A team was formed at the NWQL and included District and Office of Water Quality representation. The mission of this team was to address the limitations of the USEPA MDL procedure in relation to its use at the NWQL and to recommend an alternative for determining method detection levels and setting reporting conventions.

The MDL team recommended a new approach—the long-term method detection level (LT–MDL)— for the determination of an MDL that is based on a modification of the USEPA MDL procedure. The LT–MDL is designed to capture greater method variability because it

  1. Requires a larger number of replicate spike samples—at least 24 per year;
  2. Requires data collection over an extended period of time—typically 6 to 12 months; and
  3. Incorporates more of the measurement variability that is typical for routine analyses in a production laboratory, such as multiple instruments, operators, calibrations, and sample preparation events.

Because this approach is designed to measure more sources of variability, the LT–MDL is expected to be higher than the MDL obtained by using the USEPA procedure (fig. 7). Although the procedure for determining the LT–MDL captures a more representative measure of method variability, including blank contributions to the variability, it still relies on several key assumptions underlying the USEPA MDL procedure, including

  1. Normal frequency distribution,
  2. Constant standard deviation, and
  3. Best-case detection condition because LT–MDL’s typically are determined by using spikes in a clean matrix, for example, reagent water.

Figure 7.  The long-term method detection level (LT-MDL) compared to the method detection limit.

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Figure 7. The long–term method detection level (LT–MDL) compared to the method detection limit (MDL) determined by the U.S. Environmental Protection Agency procedure.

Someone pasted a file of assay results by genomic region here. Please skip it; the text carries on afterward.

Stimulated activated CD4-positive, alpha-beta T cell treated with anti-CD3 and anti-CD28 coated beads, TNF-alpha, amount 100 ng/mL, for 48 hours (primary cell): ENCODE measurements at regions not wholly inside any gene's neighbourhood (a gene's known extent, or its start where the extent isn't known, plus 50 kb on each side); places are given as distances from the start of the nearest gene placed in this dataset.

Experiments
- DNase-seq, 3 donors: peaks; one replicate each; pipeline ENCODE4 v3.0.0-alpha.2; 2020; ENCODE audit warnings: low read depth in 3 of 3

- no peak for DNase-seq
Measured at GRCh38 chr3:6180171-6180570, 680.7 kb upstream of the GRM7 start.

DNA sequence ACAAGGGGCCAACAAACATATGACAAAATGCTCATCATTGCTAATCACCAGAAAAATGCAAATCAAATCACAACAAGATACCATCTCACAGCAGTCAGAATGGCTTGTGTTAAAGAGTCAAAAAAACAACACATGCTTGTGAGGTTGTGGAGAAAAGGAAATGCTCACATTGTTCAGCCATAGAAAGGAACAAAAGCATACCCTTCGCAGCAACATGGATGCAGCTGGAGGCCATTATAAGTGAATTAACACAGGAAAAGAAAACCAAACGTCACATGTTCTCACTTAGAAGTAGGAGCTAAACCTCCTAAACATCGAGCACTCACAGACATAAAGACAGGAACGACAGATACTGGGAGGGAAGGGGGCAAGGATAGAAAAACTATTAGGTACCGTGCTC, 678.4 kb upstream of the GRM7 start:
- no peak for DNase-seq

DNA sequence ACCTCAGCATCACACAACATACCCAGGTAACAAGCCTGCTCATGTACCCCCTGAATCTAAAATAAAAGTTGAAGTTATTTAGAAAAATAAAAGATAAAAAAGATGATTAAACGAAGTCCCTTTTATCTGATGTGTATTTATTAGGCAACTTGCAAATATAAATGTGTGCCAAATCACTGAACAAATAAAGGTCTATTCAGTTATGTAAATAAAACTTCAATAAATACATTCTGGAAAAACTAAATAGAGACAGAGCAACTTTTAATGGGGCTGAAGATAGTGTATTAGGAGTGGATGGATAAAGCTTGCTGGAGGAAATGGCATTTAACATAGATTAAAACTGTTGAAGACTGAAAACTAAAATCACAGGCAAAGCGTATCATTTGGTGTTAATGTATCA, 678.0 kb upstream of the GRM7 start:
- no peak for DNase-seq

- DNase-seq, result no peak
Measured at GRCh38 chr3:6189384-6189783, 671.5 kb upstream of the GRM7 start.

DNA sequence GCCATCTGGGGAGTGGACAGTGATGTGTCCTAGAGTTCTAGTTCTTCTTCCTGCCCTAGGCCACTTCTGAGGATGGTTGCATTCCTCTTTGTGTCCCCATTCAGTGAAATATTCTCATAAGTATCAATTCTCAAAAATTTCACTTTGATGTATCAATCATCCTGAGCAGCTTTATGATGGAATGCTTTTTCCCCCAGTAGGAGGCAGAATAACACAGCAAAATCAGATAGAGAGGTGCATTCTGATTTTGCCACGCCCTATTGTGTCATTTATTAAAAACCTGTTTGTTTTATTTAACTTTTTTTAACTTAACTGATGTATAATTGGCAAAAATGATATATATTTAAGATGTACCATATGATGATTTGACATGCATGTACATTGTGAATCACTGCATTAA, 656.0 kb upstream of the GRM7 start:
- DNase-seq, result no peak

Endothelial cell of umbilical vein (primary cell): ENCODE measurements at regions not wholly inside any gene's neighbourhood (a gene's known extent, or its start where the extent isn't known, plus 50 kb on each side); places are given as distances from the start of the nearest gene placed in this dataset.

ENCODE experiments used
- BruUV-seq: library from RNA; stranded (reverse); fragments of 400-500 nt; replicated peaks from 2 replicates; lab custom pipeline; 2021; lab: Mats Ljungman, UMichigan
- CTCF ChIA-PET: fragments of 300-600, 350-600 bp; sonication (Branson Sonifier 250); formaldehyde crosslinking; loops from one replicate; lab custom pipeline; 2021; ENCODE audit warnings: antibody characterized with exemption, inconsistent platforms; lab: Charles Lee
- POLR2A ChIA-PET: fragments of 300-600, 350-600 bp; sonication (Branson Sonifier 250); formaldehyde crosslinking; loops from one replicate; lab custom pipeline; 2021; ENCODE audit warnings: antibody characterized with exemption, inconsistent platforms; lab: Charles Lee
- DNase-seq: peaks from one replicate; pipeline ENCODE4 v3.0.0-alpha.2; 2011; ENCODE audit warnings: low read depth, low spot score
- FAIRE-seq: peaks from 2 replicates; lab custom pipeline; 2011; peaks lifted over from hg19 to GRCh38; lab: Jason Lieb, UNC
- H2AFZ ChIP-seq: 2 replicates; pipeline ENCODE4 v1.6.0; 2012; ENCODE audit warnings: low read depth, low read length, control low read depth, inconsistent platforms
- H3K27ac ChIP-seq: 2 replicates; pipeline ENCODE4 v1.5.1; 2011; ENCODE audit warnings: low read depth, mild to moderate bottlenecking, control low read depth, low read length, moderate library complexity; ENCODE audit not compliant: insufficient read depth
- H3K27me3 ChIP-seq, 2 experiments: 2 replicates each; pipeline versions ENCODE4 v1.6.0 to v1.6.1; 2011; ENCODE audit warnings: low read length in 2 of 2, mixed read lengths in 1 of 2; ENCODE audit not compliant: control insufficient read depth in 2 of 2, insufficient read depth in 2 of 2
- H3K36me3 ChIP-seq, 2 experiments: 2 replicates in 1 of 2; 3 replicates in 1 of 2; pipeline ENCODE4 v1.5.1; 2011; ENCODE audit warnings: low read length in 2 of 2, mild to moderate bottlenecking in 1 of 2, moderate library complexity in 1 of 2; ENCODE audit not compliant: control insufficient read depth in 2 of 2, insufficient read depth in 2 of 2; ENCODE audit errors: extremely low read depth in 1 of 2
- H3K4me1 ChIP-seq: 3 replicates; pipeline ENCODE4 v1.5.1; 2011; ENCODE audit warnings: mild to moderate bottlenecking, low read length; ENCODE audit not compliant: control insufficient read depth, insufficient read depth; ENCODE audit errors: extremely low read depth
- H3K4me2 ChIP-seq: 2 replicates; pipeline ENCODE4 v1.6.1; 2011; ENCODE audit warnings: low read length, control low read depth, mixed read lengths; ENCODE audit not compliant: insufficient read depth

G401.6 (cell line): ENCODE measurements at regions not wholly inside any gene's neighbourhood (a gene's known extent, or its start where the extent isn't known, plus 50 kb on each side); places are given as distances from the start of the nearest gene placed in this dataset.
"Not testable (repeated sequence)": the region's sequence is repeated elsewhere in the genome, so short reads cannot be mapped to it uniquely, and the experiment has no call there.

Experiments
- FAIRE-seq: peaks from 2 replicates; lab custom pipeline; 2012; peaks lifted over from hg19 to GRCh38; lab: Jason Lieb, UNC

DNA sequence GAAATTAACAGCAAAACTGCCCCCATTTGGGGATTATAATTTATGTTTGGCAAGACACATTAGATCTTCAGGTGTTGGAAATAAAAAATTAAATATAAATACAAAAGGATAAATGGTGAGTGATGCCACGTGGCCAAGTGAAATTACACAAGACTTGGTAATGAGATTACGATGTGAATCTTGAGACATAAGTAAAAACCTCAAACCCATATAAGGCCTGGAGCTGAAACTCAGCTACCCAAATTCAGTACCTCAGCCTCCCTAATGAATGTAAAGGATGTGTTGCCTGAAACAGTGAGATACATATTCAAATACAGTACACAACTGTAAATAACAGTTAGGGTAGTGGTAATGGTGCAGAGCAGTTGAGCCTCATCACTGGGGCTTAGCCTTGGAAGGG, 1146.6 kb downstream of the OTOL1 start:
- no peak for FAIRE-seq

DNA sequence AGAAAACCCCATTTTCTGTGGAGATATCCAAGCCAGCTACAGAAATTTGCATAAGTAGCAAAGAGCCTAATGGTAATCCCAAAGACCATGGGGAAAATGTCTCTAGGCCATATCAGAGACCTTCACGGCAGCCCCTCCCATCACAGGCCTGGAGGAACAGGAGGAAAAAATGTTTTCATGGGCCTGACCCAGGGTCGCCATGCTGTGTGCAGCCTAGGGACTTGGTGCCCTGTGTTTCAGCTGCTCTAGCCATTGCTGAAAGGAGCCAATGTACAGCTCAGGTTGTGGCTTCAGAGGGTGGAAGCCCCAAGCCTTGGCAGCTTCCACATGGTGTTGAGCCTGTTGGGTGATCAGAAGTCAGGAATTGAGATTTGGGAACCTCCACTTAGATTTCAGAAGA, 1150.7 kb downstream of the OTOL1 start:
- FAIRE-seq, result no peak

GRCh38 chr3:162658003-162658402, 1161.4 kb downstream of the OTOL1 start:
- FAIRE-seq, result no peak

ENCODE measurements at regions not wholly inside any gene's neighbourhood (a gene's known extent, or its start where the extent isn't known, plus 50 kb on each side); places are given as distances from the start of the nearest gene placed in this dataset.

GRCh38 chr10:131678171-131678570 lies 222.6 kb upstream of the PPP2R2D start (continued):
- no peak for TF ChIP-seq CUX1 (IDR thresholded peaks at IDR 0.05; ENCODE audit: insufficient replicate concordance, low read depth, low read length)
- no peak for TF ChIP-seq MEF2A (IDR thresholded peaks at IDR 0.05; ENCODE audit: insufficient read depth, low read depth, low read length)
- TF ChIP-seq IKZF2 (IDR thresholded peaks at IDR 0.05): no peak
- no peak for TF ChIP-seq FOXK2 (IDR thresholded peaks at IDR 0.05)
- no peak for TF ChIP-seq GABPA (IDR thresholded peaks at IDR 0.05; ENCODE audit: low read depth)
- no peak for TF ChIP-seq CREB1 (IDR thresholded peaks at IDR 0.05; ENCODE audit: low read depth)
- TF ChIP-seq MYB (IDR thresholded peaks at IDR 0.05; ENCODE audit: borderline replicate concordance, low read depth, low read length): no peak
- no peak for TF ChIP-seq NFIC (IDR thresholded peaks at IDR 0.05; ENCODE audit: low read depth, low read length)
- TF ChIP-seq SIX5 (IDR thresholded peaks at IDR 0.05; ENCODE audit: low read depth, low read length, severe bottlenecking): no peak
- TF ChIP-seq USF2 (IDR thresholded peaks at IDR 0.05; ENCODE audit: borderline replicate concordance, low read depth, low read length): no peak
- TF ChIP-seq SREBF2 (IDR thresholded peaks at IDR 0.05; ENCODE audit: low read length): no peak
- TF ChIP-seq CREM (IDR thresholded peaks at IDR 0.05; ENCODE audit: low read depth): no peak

At the LT–MDL concentration, the chance of a false positive detection is statistically limited to <1 percent. At concentrations less than the LT–MDL, the risk of false positive detections can increase rapidly. Therefore, for all inorganic and many organic methods, the LT–MDL concentration is the lowest concentration that will be reported by the NWQL, along with an estimated “E” remark code, for a qualitatively detected analyte. Mass spectrometric or photodiode array ultraviolet/visible spectroscopic detectors used for organic methods are classified by the NWQL as “information-rich” methods because they have enhanced analyte identification capabilities. For these methods, the NWQL will report values below the LT–MDL, along with an estimated “E” remark code, because the criteria for identification must be met before quantitative results are reported (see “New Reporting Conventions” section). Although information-rich methods provide enhanced analyte identification capabilities, concentrations reported below the LT–MDL still have an increased risk (>1 percent) of being a false positive. Comparison of sample data relative to field and laboratory blank data is a critical quality-control step when interpreting data, and is particularly important when evaluating the quality of low-concentration data, especially data below the LT–MDL.

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